Poster: Posterior Communicating Artery Variation in the Cirlce of Willis is Associated with Compromised Temporal Lobe Hemodynamics in Older Adults [Presented at Alzheimer's Association International Conference (AAIC), 2018]


Background The Circle of Willis (CoW) is comprised of seven arterial segments forming the main circulatory anastomosis distributing cerebral blood flow (CBF). The circle plays an essential role in both collateral circulation and as a pressure diffuser to protect downstream microvasculature from injury. Given that fully patent circles are uncommon and communicating arteries are the most commonly missing segments, this study examined their potential physiological significance. We investigate if missing the smallest CoW segments, including the anterior communicating artery (AcoA) and the posterior communicating arteries (PcoAs), relates to regional CBF alterations.

Methods Vanderbilt Memory & Aging Project participants free of clinical stroke and dementia were studied (n= 314, 73±7 years, 58% male). Multimodal 3T brain MRI included magnetic resonance angiography (MRA) for examining the CoW patency and psuedo-=continuous arterial spin labeling for quantifying resting CBF (mL/100g/min) for the frontal, temporal, parietal, and occipital lobes. Using MRA, the AcoA and two PcoA segments were manually coded as present or absent by a board-certified neuroradiologist. Linear regressions related AcoA and PcoA variants to CBF regions of interest (ROIs), adjusting for age, sex, race/ethnicity, education, Framingham Stroke Risk Profile, diagnosis, apolipoprotein E4 (APOE4) status, and ROI tissue volume.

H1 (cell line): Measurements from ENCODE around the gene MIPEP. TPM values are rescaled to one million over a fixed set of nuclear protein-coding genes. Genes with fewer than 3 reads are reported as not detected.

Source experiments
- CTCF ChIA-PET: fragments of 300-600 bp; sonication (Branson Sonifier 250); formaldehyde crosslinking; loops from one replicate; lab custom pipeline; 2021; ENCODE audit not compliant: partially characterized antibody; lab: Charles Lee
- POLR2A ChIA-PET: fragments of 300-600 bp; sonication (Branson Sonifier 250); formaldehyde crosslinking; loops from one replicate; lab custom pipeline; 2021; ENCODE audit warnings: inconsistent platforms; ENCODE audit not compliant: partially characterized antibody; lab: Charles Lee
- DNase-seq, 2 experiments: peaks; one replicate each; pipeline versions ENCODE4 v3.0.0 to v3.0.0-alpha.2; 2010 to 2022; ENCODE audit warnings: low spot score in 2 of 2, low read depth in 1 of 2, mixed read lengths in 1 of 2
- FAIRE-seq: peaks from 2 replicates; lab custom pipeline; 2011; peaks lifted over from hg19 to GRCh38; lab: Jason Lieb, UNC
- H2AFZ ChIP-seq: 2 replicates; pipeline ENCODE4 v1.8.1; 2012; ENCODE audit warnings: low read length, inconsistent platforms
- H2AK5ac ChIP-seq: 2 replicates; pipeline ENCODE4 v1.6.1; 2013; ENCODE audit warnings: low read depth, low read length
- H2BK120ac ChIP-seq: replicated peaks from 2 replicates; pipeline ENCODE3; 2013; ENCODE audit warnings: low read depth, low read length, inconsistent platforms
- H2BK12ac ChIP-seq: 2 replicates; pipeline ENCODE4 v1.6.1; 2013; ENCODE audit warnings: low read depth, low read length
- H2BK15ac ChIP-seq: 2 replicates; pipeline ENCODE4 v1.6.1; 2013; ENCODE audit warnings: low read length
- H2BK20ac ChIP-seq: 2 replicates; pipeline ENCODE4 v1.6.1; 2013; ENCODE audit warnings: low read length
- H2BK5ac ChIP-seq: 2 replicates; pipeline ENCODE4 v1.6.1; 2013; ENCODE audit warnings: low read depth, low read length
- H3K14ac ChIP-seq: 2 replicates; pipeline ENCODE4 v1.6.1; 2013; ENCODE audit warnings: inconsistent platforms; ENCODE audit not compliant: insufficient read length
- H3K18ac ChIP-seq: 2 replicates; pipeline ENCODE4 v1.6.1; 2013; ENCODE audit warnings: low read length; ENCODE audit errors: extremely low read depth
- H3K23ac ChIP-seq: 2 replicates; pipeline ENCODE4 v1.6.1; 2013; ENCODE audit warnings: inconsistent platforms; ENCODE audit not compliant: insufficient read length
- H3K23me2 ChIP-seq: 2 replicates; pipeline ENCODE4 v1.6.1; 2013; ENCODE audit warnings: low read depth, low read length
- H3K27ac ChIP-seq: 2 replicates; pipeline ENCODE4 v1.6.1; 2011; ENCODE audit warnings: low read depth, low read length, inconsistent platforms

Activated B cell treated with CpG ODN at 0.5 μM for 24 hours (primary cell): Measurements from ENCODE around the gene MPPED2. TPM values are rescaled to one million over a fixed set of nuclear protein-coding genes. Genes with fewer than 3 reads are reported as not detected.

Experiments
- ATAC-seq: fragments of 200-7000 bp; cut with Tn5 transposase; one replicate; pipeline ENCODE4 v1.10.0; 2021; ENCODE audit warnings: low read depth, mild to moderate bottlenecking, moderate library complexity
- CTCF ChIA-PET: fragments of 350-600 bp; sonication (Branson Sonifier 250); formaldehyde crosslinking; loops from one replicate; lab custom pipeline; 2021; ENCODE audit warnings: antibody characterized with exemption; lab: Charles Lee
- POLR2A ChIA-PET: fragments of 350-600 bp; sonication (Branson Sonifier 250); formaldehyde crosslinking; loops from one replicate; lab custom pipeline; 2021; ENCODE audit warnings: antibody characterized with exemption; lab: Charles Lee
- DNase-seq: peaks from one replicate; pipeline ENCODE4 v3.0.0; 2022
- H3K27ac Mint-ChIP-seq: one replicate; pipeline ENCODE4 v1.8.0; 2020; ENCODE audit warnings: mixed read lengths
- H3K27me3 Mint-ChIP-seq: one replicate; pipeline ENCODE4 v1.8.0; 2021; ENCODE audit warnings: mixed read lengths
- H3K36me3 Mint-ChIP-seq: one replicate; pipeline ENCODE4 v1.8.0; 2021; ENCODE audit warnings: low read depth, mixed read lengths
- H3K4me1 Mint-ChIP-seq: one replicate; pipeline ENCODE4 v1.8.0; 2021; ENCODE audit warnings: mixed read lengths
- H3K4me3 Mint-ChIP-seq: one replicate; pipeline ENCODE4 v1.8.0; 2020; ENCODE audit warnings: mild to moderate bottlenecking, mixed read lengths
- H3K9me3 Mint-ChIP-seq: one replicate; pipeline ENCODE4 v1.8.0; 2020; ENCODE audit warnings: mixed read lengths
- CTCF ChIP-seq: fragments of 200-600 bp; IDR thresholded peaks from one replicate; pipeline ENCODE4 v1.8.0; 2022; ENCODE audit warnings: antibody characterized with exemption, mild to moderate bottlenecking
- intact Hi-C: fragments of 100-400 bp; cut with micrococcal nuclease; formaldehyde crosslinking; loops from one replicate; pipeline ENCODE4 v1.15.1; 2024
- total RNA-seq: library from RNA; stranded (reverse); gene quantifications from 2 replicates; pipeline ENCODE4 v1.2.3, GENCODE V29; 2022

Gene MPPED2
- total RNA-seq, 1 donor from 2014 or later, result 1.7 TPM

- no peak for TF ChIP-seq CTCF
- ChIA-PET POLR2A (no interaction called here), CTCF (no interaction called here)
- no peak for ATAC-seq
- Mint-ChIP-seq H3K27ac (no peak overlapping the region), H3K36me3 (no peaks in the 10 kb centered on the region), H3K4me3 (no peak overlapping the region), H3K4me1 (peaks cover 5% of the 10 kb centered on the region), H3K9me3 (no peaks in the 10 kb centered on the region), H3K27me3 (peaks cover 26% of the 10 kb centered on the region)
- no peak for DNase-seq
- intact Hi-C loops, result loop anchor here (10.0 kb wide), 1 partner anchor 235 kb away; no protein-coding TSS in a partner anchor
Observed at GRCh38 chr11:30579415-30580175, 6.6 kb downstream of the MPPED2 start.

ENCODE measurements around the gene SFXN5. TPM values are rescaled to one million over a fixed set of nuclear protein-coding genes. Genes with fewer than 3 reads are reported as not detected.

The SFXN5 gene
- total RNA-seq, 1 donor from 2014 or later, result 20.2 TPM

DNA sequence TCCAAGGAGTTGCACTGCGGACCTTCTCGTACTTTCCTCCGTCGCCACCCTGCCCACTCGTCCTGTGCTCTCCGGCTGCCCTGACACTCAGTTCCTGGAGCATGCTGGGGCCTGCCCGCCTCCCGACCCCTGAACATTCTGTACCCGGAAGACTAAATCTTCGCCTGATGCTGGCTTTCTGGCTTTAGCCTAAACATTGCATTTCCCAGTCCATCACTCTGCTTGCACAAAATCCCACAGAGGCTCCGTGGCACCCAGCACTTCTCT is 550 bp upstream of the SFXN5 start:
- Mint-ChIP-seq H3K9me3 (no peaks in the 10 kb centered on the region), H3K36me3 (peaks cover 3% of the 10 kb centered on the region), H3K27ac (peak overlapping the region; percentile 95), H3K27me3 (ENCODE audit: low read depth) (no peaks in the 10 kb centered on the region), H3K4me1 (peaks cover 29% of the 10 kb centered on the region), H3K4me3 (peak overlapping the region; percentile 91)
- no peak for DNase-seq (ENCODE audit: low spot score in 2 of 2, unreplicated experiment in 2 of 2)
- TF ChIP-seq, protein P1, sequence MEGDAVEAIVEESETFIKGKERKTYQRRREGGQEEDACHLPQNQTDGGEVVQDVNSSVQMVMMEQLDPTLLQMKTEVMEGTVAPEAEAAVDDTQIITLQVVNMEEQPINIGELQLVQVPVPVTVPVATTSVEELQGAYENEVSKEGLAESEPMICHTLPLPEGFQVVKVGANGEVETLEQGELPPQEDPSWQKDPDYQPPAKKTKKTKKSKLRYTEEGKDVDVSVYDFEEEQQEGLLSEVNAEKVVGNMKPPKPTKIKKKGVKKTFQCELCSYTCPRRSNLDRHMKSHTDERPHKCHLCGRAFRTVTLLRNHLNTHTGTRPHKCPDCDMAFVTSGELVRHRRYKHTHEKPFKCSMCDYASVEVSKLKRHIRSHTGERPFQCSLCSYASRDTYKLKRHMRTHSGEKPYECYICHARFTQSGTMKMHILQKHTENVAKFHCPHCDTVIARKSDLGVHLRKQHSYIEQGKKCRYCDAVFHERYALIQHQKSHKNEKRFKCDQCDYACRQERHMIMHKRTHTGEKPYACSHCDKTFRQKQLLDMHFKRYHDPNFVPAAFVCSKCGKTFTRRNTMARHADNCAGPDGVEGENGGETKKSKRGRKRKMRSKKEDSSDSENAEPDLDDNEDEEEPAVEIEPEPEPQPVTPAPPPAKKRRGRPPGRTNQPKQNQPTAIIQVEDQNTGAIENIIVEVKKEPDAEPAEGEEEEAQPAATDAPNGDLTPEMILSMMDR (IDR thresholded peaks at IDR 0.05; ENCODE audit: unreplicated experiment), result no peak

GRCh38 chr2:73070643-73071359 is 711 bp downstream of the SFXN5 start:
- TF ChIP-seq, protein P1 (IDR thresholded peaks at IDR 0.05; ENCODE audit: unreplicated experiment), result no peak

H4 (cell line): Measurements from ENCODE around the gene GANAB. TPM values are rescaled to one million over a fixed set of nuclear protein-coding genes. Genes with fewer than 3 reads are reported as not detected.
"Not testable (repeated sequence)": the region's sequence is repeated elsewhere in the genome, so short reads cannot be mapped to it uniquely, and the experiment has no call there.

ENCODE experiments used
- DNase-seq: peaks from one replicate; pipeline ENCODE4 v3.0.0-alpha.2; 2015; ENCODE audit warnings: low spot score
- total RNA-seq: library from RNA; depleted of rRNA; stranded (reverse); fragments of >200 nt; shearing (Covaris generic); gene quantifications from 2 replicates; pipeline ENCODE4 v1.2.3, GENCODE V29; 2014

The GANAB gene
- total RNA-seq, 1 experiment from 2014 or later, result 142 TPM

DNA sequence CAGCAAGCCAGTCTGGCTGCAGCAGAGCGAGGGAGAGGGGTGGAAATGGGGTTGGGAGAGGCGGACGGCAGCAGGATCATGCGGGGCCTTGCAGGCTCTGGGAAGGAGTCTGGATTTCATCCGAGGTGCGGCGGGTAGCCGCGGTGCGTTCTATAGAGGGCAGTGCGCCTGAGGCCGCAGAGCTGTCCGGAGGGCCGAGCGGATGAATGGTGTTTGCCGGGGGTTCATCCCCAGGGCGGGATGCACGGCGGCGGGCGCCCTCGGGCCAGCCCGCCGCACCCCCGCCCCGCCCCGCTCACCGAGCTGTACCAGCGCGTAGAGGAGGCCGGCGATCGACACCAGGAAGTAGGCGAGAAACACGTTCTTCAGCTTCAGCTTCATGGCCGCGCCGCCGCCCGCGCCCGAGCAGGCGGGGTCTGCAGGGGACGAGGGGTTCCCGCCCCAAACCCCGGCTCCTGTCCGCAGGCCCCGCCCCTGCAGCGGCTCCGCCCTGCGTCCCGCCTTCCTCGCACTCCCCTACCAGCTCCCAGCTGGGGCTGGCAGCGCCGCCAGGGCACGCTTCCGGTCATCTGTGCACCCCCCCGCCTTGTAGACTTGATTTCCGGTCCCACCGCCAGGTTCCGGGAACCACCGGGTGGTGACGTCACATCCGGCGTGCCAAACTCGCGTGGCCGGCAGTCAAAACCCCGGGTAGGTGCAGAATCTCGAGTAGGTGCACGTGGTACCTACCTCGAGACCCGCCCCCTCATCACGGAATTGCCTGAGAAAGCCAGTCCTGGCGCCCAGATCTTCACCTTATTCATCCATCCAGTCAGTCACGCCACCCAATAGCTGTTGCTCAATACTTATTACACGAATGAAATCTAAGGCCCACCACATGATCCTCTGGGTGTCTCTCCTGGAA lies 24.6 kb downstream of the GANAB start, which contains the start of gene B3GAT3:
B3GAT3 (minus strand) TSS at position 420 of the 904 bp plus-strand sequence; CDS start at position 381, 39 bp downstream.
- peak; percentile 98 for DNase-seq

Results Missing at least one PcoA segment was prevalent in 37% of the cohort while a missing AcoA segment was prevalent in 9%. Missing at least one PcoA segment related to lower temporal lobe CBF (b=-2.11, p=0.03) but not frontal, parietal, or occipital CBF (p-values>0.07). A missing AcoA segment did not relate to any lobar CBF (p-values>0.05).

Conclusions Our results suggest that missing a PcoA segment appears to have regional associations with temporal lobe CBF, possibly reflecting early hemodynamic compromise that can result in subsequent microvascular damage to downstream tissue. In contrast, a missing AcoA did not relate to CBF. Unique CoW variations may be detrimental to brain health and further research is warranted to examine their clinical significance, including the impact of regional CBF changes on cognitive functions mediated by the temporal lobes.

In Alzheimer’s & Dementia: The Journal of the Alzheimer’s Association